As the ranks of the oppressed working class filed past the camp to their boss-orchestrated soaking, there was an air of unease at best, and distrust at worst. Someone in camp muttered something about “power to the sheeple”. I raised a few smiles by shouting “Thanks for walking out in solidarity”, but I was painfully aware that the gap between the camp and the office staff seemed far more than the five metres it briefly was in physical space. If the campers are camping on 30th November, I hope they’ll be able to support those council employees striking over pensions. The camp must expand, or it will die.
And there’s plenty of potential for growth, if the levels of public support for the camp are any guide. A glance at the comments on a Bournemouth Echo article had suggested this, but nothing had prepared me for the sheer number of supportive honks the campers got from passing motorists – especially taxi drivers. And important though this is for morale, far more vital are the supplies that well-wishers are donating. So far, they have enough food to keep them going, and while I was there a homeless supporter persuaded her brother to bring some blankets.
|Battening down the hatches for a long, cold winter|
But by four the rain was hammering down, and a chill wind was starting to threaten those high spirits with its promise of a long, hard winter to come. And just at this crucial point, a middle-aged man came with a huge supply of tarpaulin, which was gratefully received. Evidently, he’d seen the weather, and been concerned about the fate of the campers. So he’d got the tarp together, driven to the camp, and handed it over. A reasonably cosy “proper house” was quickly constructed, under the instruction of some guy who knew what he was doing with that sort of thing.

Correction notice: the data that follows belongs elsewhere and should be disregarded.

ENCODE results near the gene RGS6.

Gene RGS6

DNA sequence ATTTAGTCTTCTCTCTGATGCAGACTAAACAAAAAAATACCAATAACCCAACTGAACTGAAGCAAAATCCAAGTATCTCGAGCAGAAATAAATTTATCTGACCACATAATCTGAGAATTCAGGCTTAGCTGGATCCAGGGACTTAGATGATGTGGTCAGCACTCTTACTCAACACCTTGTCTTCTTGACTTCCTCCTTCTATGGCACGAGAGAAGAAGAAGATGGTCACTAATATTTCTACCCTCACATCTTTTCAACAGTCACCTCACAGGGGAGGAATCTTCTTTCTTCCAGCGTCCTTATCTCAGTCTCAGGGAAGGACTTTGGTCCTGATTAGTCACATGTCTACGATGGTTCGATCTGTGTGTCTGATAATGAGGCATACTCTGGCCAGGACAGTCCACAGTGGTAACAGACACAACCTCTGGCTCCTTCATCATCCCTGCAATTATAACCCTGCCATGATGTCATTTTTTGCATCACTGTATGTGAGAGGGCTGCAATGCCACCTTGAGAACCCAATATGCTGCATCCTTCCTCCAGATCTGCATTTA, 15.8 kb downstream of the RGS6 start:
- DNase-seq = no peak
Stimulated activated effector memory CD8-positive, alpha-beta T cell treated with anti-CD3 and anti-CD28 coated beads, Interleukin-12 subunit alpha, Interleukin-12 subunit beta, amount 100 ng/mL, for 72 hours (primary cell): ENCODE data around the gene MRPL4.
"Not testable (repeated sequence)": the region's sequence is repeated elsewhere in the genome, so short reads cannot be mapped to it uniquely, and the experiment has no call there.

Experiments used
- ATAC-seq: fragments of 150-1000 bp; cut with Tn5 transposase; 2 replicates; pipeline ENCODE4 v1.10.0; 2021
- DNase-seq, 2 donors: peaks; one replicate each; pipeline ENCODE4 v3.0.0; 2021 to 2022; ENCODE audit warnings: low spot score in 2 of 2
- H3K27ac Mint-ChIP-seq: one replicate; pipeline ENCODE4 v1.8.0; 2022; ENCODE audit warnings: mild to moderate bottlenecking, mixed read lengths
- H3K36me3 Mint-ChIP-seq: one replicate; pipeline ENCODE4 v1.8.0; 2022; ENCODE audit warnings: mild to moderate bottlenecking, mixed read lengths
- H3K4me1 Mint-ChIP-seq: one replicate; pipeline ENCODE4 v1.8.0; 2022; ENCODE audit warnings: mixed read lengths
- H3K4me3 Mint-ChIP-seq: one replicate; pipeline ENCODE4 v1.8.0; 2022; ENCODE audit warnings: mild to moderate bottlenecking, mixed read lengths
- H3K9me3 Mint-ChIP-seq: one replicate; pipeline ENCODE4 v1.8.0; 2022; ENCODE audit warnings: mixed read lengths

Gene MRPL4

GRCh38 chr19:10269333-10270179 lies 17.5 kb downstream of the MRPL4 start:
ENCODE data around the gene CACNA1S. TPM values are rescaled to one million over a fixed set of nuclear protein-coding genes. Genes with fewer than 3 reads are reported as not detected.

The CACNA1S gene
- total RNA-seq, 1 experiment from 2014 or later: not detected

This last event crystallised for me exactly how different this new breed of activism is. Though of course the general public care about the environment, animal welfare and the like, the general public has never got involved in campaigns around those issues en masse. Ultimately, this is because it’s easier not to. At the moment, Occupy Bournemouth may only be twenty tents, but even in a town with little to no tradition of militant class struggle, people ‘instinctively’ know that the campers speak for them, and wish to help in any way they can, even if they cannot spare the time themselves. This is because that 99% is staggering under the weight of the 1%’s massive onslaught against working class living standards.
For all the talk of “no politics” – a persistent hallmark of Occupy around the globe, it is the beginnings of a political movement. It portends a struggle by the immense majority against the tiny minority who are living it up at our expense. 99% of people are aching for something to change, and for someone to show them how to resist. If the Occupy movement links up with workers in struggle, there may be nothing the 1% can do to hold back the tide.